Field evaluation

The same RILs along with the parents were planted using a randomized incomplete block design in two replications across four testing environments (ETOS19, ETMS19, KNMS19 and KNMS20). In Debre Zeit, Ethiopia, lines were planted in a plot size of 1 m long single rows with an inter-row spacing of 0.2 m. One moderately resistant (‘Mangudo’) and two susceptible (‘Arendato’ and ‘Local Red’) checks were planted after every 100 plots. Spreader rows were planted between blocks and surrounding the experimental field with a mixture of equal proportions of stem rust susceptible cultivars ‘Morocco’, ‘PBW343’, ‘Digalu’, and ‘Arendato’. In Njoro, Kenya, lines were planted in a plot size of 0.7 m long single rows with an inter-row spacing of 0.3 m. The blocks and the experimental field were surrounded by spreader rows planted as hill plots with a mixture of stem rust susceptible cultivars ‘Cacuke’ and ‘Robin’, and six lines carrying Sr24 (GID = 5391050, 5391052, 5391056, 5391057, 6391059, and 5391061) in equal proportions. Pathogen infection was initiated by artificial inoculation of spreader rows with a bulk of urediniospores collected from the previous field seasons of each testing environment. Spreader rows were syringe-injected with a mixture of urediniospores, distilled water and a drop of Tween20 (one drop/0.5 L) at the stage of stem elongation (~ Zadok’s growth scale 31) [25]. The inoculum suspension was also sprayed twice on the spreader rows to favor uniform infection of the pathogen. The bulk of races were composed of TTKSK, TKTTF, JRCQC, TTTTF, and TRTTF in Debre Zeit, Ethiopia and TTKSK, TTKST, TTKTT, and TTTTF in Njoro, Kenya. However, these races were not the only races prevalent in the testing locations and there was variation in natural race composition in each season.

Disease severity was scored using the modified Cobb’s scale (0 to 100) by estimating the proportion of stem area covered with rust pustules [26]. Infection response was scored based on the size of pustules and the amount of chlorosis or necrosis surrounding the pustules on the stem as described in Roelfs et al. [3]. The response classes are scored as ‘0’, ‘R’, ‘MR’, ‘MS’ and ‘S’ that designate no visible infection (immune), resistant, moderately resistant, moderately susceptible and susceptible reactions, respectively. Whenever different infection responses are observed on a single genotype, combinations of response classes can be scored by taking the most frequent first followed by the less frequent response. The disease severity and response classes were combined to coefficient of infection (CI) which is the product of the disease severity and a 0 to 1 scale assigned to the response classes. The scale was specified as 0.0, 0.2, 0.4, 0.8 and 1.0 for immune, R, MR, MS, and S, respectively. In cases of combined responses per a single genotype, the mean of the scales was used to calculate CI [27]. The trials were scored at seven to 14-day intervals four times in ETOS19, three times in ETMS19 and KNMS20, and twice in KNMS19. In all trials, the last scoring was used to calculate CI and apply further statistical analyses.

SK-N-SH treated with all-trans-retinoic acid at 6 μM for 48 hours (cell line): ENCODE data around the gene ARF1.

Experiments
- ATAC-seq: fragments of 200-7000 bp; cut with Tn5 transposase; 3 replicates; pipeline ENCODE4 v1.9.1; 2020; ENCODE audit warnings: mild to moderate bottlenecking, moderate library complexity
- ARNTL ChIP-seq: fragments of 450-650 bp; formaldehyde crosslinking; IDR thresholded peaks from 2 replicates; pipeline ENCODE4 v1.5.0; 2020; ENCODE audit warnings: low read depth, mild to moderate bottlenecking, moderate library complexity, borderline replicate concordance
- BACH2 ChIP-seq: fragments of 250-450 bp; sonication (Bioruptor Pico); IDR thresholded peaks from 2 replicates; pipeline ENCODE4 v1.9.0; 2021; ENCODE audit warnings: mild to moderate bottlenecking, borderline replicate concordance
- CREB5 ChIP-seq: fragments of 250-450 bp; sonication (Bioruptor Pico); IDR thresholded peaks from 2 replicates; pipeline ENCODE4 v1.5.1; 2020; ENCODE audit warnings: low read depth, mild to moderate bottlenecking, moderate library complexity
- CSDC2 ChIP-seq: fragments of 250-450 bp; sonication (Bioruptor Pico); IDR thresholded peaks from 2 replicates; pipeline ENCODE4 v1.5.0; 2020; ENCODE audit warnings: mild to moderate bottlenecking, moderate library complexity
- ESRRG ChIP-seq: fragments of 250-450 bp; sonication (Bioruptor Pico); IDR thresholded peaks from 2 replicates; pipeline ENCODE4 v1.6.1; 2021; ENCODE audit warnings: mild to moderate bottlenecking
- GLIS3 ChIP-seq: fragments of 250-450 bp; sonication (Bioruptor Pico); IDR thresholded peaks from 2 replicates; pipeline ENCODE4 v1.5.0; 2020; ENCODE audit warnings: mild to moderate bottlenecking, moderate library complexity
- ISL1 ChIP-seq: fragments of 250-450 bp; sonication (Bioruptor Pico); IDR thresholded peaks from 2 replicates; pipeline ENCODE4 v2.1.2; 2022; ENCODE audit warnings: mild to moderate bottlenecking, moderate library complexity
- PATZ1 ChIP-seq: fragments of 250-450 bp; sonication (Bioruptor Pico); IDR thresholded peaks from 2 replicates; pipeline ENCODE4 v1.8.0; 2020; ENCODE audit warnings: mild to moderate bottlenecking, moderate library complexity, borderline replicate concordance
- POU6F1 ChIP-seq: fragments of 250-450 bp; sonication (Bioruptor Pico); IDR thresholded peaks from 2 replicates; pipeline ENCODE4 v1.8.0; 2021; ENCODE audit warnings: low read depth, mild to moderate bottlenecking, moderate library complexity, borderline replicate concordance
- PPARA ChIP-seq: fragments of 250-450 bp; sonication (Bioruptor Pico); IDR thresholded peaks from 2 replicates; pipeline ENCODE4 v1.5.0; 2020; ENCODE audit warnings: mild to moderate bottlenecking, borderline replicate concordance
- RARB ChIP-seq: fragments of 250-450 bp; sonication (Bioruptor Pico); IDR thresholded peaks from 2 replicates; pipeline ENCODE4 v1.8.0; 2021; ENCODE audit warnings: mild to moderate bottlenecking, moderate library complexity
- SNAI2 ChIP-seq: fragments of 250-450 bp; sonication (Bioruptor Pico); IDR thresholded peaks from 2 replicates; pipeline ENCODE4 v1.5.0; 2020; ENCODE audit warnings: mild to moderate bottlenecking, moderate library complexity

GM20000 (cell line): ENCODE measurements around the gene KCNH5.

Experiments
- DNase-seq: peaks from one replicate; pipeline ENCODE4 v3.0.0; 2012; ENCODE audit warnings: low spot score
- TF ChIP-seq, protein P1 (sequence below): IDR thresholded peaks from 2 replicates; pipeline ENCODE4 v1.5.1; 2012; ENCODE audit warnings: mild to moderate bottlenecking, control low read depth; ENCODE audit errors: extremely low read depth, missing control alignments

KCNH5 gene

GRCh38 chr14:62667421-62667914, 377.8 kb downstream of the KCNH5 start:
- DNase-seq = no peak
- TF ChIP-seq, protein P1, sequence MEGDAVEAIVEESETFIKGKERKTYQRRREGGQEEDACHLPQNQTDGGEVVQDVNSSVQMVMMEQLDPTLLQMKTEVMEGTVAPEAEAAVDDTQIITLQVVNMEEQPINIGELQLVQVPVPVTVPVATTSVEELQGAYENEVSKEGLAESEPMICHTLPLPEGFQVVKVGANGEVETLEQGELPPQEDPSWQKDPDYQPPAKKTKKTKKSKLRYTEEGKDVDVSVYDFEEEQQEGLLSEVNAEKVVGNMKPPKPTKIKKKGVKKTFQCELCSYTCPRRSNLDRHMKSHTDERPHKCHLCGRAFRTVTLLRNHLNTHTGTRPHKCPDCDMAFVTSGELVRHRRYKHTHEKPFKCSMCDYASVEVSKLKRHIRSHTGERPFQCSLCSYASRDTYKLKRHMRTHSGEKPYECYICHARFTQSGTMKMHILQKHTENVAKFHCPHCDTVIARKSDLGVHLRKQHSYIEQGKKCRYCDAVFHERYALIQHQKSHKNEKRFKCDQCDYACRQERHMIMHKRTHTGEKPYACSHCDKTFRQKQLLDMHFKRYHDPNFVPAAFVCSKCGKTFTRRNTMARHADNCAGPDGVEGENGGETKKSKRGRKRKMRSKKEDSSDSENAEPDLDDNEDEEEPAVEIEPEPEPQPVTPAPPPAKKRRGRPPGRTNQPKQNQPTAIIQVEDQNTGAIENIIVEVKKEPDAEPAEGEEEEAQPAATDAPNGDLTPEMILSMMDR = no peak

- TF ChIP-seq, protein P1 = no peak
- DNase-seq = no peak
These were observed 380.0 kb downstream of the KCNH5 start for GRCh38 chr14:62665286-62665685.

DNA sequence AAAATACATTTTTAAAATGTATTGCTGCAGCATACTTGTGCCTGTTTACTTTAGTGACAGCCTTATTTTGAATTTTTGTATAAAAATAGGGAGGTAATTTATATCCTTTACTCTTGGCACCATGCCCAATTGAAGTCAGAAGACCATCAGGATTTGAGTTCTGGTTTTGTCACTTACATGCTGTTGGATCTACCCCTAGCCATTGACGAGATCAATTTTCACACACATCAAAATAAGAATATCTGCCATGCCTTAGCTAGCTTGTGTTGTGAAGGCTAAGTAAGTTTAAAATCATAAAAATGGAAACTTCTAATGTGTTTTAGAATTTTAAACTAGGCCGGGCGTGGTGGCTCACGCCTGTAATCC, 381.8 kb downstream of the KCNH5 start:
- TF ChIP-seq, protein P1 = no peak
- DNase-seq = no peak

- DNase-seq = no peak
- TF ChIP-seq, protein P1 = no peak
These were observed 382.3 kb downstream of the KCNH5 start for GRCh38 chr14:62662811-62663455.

Statistical analyses of phenotypic data

The CI was used as a response variable to apply statistical analyses using R statistical software version 4.0.2 [28] and ASReml-R version 3 for spatial correction [29]. A model that resulted in the highest estimate of broad-sense heritability and/or a model with significant Wald test for fixed effects was chosen to estimate BLUPs. For ETOS19, a linear mixed model (LMM) described in Eq 1 was fitted using ASReml-R.


Where: yijk is the response of the ith genotype in the jth row and in the kth replication, μ is the overall mean response, gi is the random effect of the ith genotype, Rj is the fixed effect of the jth row, rk is the random effect of the kth replication and εijk is the residual associated with the model. For ETMS19, a LMM described in Eq 2 was fit on the square-root transformed CI as a response variable while for KNMS19 and KNMS20 the same model was fit on the CI. The lmer() function of the R package lme4 was used to fit the LMM [30] and the BLUPs were estimated.


Where: yij is the response of the ith genotype and the jth replication, gi is the random effect of the ith genotype, rj is the random effect of the jth replication and εij is the residual.

For seedling responses of lines to races JRCQC and TTRTF, the linearized scale of the ITs (0 to 9) was considered for further statistical analysis. The model described in Eq 2 was fit to estimate the variance components. The broad-sense heritability was calculated by applying Eq 3 on the estimated variance components from the respective models fit on the data [31].


Where H2 is the broad-sense heritability, Vg is the variance due to the genotype or line, Vp is the phenotypic variance, Vp = Vg + Ve, where Ve is the residual variance. The presence of transgressive segregants i.e. lines with extreme phenotypes than either of the parents were assessed and t.test was conducted to determine the statistical significance of the difference between the parent phenotype and the line with extreme phenotype than the parents.

Genotyping and SNP calling